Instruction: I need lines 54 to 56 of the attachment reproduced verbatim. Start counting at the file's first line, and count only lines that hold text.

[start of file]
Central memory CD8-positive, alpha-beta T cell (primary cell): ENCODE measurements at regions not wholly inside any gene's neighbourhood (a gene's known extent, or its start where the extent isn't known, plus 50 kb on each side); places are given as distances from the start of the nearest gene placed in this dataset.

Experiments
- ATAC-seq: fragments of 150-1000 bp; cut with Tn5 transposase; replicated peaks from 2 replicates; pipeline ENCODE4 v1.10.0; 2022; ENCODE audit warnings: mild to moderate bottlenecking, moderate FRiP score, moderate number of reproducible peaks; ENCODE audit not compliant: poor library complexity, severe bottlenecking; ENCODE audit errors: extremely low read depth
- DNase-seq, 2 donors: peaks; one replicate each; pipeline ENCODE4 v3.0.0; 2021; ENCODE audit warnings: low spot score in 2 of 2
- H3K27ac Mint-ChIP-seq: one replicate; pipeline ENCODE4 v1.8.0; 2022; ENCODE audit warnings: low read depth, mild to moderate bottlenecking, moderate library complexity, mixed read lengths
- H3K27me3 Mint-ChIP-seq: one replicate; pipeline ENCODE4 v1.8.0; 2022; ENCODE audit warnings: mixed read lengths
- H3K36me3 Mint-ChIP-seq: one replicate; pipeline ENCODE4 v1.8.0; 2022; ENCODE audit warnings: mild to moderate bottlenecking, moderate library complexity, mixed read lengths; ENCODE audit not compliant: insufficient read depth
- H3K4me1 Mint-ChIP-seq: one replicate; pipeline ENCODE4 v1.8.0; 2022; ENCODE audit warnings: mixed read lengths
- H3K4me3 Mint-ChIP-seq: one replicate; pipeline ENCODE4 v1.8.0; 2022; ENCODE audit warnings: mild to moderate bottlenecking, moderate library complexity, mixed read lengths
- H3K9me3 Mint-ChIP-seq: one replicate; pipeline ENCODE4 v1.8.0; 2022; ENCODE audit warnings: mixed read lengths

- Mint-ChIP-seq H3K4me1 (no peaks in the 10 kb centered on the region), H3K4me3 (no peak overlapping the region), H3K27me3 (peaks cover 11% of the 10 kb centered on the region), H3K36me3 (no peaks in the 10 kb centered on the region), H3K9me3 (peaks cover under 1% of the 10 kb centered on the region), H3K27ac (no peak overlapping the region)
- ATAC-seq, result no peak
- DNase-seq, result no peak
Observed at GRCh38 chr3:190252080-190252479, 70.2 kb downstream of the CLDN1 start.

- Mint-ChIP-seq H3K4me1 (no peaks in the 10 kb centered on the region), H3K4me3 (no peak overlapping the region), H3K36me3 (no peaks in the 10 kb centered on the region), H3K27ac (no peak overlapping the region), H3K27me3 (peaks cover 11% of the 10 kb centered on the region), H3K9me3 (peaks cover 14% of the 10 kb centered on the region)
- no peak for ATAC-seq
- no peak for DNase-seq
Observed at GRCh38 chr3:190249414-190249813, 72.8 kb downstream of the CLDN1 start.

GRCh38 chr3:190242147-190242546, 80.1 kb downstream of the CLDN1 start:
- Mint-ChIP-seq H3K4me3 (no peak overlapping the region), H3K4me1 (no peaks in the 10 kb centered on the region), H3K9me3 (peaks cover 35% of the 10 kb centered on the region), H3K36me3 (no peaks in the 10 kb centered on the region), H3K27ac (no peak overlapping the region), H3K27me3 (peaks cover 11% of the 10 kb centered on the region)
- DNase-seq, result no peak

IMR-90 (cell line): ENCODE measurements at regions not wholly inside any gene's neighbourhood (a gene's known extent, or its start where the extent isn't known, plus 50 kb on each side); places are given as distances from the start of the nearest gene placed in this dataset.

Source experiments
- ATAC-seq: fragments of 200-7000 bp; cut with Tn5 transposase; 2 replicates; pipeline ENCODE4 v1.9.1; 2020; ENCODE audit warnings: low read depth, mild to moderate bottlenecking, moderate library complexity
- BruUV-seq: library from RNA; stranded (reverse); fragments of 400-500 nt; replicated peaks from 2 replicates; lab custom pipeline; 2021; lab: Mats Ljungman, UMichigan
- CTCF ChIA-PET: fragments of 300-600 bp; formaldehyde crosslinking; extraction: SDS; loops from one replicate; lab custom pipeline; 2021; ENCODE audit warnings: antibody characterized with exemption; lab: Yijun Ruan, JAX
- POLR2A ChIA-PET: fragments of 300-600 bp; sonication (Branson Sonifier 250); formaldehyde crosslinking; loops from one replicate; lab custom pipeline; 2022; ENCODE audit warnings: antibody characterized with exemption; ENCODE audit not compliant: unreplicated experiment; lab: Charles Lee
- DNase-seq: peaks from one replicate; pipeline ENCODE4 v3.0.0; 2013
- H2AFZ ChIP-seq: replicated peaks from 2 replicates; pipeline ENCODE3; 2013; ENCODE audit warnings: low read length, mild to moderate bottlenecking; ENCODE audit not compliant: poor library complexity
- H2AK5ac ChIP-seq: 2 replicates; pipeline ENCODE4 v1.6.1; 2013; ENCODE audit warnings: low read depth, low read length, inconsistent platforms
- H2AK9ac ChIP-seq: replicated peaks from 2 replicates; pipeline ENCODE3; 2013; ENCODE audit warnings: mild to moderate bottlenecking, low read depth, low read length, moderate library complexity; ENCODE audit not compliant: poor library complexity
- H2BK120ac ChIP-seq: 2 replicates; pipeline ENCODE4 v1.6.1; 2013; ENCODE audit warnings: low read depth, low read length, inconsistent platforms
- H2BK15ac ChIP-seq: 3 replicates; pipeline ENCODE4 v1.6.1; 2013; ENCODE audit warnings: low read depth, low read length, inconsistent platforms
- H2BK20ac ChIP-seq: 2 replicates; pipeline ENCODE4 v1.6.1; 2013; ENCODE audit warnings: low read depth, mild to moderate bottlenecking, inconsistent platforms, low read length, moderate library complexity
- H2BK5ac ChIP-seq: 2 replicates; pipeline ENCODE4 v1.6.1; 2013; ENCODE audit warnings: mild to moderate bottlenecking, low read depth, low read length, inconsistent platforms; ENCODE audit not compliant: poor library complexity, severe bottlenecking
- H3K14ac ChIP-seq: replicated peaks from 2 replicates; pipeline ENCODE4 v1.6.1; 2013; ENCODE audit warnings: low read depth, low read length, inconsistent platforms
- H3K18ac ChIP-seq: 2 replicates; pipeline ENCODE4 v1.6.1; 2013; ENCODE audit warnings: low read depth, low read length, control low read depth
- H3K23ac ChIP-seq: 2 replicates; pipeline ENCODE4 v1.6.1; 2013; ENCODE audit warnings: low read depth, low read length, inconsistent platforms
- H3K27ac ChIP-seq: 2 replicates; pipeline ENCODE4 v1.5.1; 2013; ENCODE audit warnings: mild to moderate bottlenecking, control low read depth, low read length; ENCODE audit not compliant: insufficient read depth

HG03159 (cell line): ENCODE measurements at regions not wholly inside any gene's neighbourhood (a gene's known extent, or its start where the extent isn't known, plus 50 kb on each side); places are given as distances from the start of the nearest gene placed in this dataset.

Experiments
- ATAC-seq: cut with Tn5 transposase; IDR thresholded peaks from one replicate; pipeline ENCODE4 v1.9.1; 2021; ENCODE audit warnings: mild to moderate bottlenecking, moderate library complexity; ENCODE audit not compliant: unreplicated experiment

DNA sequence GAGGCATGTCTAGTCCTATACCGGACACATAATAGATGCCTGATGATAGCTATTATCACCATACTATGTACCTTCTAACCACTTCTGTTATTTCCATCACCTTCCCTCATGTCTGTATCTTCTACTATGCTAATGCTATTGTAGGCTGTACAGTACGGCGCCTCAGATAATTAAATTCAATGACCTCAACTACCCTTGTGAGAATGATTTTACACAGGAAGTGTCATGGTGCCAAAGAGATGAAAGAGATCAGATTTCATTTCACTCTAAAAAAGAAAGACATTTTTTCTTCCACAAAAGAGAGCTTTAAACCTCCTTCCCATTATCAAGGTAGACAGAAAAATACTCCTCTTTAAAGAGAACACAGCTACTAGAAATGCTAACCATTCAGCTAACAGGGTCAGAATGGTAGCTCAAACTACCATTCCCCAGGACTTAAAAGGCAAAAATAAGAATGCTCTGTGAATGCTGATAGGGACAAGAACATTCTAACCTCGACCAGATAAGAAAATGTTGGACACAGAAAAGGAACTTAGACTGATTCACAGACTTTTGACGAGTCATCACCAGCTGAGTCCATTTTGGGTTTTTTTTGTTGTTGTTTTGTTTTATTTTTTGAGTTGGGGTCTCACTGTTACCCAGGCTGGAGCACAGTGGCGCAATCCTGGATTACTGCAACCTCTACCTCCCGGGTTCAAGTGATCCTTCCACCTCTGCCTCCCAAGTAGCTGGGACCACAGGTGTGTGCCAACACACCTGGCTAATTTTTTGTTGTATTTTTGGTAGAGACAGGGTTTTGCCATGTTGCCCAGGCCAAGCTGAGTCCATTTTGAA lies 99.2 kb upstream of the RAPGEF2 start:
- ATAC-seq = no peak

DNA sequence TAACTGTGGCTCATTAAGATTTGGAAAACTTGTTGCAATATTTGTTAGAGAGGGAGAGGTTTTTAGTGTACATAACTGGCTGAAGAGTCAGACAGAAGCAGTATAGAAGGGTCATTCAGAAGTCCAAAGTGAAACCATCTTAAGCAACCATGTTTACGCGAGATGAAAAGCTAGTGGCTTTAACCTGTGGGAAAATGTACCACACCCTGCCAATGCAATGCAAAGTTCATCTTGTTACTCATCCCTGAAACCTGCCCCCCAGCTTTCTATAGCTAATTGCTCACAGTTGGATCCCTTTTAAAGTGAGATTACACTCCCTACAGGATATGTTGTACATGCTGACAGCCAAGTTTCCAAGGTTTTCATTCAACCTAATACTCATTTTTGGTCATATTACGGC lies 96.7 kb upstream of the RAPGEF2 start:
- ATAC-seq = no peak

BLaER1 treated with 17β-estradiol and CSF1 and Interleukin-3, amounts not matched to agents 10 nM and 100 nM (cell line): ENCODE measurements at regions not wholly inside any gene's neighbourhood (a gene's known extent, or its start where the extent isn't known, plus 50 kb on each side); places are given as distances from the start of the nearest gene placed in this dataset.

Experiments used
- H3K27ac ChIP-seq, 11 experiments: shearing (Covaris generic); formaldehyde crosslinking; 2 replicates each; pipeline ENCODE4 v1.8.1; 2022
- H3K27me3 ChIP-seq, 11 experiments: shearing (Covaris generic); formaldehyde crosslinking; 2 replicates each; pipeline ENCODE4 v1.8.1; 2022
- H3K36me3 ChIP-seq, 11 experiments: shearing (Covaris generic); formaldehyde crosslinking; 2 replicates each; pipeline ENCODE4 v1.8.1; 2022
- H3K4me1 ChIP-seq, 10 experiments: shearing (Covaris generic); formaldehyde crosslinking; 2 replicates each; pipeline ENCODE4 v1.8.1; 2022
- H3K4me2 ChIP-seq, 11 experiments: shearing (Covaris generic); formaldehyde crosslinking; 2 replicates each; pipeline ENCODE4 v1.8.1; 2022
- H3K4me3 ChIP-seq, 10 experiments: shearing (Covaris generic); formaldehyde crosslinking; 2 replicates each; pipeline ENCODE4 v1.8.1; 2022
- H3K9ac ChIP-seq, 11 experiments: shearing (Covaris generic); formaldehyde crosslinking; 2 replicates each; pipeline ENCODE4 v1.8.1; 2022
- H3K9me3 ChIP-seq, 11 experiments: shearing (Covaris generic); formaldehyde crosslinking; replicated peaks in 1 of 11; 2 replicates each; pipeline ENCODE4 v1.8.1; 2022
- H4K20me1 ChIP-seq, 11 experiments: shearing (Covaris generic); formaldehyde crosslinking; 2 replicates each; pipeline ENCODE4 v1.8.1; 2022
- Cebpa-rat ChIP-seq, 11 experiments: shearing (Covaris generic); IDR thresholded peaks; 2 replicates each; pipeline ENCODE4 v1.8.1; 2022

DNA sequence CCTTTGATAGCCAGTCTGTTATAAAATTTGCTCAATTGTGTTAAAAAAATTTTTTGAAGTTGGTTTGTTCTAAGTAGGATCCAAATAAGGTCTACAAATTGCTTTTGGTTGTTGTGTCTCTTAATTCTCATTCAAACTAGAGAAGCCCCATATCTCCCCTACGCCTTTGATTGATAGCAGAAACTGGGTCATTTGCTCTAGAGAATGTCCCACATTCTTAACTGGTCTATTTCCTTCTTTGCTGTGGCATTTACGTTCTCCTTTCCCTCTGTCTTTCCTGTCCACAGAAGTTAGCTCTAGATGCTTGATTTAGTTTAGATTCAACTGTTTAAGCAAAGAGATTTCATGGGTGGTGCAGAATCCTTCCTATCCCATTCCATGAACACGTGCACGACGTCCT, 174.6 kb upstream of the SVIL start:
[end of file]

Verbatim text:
- H3K4me3 ChIP-seq, 10 experiments: shearing (Covaris generic); formaldehyde crosslinking; 2 replicates each; pipeline ENCODE4 v1.8.1; 2022
- H3K9ac ChIP-seq, 11 experiments: shearing (Covaris generic); formaldehyde crosslinking; 2 replicates each; pipeline ENCODE4 v1.8.1; 2022
- H3K9me3 ChIP-seq, 11 experiments: shearing (Covaris generic); formaldehyde crosslinking; replicated peaks in 1 of 11; 2 replicates each; pipeline ENCODE4 v1.8.1; 2022